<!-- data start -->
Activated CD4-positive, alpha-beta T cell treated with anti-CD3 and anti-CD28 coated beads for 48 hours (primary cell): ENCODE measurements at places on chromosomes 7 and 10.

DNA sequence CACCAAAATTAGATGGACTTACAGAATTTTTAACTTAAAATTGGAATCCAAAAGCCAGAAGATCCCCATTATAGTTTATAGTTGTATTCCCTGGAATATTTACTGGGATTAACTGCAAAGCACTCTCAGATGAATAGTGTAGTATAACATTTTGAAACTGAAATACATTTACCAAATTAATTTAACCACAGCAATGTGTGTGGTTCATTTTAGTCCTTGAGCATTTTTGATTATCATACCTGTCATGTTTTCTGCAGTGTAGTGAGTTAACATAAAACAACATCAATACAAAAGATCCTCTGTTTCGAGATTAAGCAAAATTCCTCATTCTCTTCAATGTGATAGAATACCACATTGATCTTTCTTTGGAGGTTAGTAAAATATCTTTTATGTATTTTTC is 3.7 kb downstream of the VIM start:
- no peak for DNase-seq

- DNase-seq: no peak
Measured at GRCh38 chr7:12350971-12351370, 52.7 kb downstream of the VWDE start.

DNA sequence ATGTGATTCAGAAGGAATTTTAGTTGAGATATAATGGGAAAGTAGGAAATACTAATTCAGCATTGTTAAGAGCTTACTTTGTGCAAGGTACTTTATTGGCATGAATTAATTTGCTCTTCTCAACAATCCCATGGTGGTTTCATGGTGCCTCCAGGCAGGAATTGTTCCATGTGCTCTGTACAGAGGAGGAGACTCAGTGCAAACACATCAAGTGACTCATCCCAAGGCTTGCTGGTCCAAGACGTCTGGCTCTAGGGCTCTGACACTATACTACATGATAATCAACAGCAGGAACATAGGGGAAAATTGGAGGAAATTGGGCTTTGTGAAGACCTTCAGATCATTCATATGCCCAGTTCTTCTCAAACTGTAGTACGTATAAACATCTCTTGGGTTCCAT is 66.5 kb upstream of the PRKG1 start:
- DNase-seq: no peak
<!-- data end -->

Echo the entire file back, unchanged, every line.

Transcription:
Activated CD4-positive, alpha-beta T cell treated with anti-CD3 and anti-CD28 coated beads for 48 hours (primary cell): ENCODE measurements at places on chromosomes 7 and 10.

DNA sequence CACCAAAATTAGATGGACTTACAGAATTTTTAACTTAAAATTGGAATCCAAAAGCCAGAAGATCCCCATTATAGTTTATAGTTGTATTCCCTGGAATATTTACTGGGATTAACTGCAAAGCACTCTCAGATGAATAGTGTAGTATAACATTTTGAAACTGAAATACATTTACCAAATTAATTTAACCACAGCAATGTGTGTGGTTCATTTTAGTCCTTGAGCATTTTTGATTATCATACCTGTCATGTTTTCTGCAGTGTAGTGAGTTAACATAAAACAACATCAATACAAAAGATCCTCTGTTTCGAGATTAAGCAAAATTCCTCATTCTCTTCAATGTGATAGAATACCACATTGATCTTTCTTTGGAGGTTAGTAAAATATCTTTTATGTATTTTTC is 3.7 kb downstream of the VIM start:
- no peak for DNase-seq

- DNase-seq: no peak
Measured at GRCh38 chr7:12350971-12351370, 52.7 kb downstream of the VWDE start.

DNA sequence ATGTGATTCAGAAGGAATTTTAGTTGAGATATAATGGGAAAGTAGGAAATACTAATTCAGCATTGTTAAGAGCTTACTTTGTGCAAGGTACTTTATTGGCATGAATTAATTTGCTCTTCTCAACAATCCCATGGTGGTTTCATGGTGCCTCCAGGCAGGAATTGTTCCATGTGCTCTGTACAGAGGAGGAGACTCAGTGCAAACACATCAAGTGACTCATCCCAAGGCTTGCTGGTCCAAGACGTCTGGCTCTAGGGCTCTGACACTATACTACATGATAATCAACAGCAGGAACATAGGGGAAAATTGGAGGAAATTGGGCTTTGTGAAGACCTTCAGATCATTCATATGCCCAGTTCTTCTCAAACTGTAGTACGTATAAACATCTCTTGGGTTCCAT is 66.5 kb upstream of the PRKG1 start:
- DNase-seq: no peak